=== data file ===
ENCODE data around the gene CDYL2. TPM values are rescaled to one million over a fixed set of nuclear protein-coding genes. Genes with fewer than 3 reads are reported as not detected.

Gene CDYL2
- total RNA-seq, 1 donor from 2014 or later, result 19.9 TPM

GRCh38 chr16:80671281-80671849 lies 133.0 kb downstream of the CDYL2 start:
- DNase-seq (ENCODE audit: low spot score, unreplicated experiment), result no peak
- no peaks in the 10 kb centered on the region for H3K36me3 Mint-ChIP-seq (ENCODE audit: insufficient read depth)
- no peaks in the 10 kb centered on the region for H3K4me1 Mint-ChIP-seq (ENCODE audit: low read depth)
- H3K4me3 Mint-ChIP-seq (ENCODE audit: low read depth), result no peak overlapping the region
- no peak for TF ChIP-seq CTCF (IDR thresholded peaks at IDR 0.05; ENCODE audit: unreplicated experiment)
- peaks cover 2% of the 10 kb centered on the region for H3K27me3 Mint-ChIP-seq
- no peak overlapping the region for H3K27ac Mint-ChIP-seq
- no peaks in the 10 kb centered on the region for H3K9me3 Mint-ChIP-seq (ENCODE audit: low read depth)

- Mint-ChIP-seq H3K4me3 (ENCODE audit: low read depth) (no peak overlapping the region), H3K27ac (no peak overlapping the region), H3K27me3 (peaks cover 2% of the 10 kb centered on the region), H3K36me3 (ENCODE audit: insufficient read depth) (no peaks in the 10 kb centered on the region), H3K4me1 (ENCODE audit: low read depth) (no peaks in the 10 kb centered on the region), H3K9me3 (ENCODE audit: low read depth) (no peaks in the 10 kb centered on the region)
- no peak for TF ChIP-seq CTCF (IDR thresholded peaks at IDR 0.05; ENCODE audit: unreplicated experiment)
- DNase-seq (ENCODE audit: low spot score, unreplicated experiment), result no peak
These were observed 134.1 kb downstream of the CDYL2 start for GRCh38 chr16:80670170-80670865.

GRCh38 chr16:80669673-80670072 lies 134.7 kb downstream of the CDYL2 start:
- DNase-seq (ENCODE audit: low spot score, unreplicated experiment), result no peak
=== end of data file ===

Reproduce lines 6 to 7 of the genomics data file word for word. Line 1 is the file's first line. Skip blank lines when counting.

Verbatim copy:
- no peaks in the 10 kb centered on the region for H3K36me3 Mint-ChIP-seq (ENCODE audit: insufficient read depth)
- no peaks in the 10 kb centered on the region for H3K4me1 Mint-ChIP-seq (ENCODE audit: low read depth)